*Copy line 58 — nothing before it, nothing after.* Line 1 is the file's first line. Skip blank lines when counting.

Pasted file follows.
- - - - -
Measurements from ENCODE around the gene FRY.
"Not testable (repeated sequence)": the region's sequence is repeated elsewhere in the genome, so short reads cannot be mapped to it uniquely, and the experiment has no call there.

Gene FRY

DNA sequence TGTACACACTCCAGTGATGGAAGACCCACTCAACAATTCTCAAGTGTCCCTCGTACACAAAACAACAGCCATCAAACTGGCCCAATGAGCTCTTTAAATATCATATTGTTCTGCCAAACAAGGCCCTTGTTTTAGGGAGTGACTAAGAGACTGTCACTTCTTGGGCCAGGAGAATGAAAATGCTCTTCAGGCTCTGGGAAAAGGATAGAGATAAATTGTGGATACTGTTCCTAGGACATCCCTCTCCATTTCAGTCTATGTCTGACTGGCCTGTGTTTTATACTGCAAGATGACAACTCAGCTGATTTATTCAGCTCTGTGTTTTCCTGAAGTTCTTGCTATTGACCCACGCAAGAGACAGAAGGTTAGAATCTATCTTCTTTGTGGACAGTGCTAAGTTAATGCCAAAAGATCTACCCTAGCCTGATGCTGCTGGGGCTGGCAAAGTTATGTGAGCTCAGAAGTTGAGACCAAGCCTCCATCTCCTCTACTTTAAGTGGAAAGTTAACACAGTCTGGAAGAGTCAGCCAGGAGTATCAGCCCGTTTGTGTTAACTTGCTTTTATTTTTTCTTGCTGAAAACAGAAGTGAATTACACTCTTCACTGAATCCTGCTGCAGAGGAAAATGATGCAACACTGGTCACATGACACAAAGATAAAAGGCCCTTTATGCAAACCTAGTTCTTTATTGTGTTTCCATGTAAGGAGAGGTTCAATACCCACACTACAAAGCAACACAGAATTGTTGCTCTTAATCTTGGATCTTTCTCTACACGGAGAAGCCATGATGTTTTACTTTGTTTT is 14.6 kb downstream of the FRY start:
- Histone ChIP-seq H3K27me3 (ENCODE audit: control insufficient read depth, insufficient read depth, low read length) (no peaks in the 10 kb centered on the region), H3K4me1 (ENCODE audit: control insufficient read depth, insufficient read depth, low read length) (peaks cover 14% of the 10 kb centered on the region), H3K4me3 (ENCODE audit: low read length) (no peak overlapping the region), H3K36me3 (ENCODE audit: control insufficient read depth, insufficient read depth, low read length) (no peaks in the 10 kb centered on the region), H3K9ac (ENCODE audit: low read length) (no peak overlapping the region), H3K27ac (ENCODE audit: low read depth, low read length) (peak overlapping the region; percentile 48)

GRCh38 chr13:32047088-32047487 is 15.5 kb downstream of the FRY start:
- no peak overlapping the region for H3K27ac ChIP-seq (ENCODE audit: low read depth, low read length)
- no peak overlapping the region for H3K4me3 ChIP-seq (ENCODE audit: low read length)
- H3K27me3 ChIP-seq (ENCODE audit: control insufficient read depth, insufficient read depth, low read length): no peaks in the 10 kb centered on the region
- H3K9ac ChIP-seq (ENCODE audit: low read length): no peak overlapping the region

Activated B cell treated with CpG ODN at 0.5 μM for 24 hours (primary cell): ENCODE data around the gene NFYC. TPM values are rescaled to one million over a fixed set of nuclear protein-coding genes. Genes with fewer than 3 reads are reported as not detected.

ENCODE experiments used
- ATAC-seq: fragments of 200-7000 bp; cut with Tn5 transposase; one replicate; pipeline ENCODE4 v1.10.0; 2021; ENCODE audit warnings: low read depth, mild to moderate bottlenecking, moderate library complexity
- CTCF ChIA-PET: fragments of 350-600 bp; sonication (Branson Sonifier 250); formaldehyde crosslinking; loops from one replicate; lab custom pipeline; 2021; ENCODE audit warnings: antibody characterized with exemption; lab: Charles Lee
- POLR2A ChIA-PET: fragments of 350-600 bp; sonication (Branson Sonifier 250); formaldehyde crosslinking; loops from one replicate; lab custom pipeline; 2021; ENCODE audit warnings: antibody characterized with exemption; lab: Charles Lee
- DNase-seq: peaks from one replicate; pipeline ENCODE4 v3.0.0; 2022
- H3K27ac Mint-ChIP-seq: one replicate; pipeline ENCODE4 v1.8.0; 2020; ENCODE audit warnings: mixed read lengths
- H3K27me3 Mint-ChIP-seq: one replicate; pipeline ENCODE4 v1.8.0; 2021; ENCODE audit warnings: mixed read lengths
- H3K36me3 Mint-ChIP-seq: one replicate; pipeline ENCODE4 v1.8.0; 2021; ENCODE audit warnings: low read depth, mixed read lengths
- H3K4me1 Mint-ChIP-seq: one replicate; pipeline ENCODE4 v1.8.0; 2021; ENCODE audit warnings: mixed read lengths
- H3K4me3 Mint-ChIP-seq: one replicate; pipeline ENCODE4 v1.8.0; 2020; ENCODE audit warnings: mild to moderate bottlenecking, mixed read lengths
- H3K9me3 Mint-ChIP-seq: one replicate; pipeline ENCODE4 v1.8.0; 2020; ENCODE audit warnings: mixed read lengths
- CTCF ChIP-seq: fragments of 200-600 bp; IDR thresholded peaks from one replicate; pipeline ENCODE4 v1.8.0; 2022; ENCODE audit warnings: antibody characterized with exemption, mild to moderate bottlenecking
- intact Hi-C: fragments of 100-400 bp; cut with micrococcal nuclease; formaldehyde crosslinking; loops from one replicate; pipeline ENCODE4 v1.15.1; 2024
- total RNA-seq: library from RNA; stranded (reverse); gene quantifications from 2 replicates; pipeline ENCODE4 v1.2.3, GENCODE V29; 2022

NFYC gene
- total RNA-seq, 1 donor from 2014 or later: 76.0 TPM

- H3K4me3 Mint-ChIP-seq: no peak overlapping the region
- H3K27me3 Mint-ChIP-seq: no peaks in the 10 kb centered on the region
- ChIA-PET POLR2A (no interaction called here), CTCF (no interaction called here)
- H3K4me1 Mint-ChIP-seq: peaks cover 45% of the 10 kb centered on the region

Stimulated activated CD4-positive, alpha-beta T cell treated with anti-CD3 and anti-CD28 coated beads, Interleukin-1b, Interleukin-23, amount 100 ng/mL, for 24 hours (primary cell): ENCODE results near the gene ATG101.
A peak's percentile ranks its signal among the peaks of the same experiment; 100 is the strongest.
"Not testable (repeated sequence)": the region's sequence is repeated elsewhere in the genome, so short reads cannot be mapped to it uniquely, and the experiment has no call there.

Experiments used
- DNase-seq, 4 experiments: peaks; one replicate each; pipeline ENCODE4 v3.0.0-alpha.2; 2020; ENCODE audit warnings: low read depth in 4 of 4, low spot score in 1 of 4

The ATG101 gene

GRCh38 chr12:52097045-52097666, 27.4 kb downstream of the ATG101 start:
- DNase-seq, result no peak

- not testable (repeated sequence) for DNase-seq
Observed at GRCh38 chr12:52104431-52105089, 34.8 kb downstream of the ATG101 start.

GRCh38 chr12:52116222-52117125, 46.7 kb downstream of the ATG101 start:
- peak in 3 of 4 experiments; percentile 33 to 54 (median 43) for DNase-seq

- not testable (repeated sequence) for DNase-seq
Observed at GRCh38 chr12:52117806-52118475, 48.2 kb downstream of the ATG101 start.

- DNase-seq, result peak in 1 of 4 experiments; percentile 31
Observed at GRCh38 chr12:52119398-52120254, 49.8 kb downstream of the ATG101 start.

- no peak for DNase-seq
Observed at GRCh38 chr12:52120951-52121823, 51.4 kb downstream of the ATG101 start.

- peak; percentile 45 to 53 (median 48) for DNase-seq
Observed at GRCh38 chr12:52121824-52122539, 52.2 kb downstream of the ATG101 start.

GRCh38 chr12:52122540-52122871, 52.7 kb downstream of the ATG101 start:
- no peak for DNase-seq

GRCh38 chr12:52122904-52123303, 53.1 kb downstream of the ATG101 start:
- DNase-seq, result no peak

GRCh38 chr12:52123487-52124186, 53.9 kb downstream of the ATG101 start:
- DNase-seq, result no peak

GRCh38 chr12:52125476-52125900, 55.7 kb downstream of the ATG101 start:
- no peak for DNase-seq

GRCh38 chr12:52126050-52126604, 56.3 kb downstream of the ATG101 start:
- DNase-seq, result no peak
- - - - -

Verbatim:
GRCh38 chr12:52125476-52125900, 55.7 kb downstream of the ATG101 start: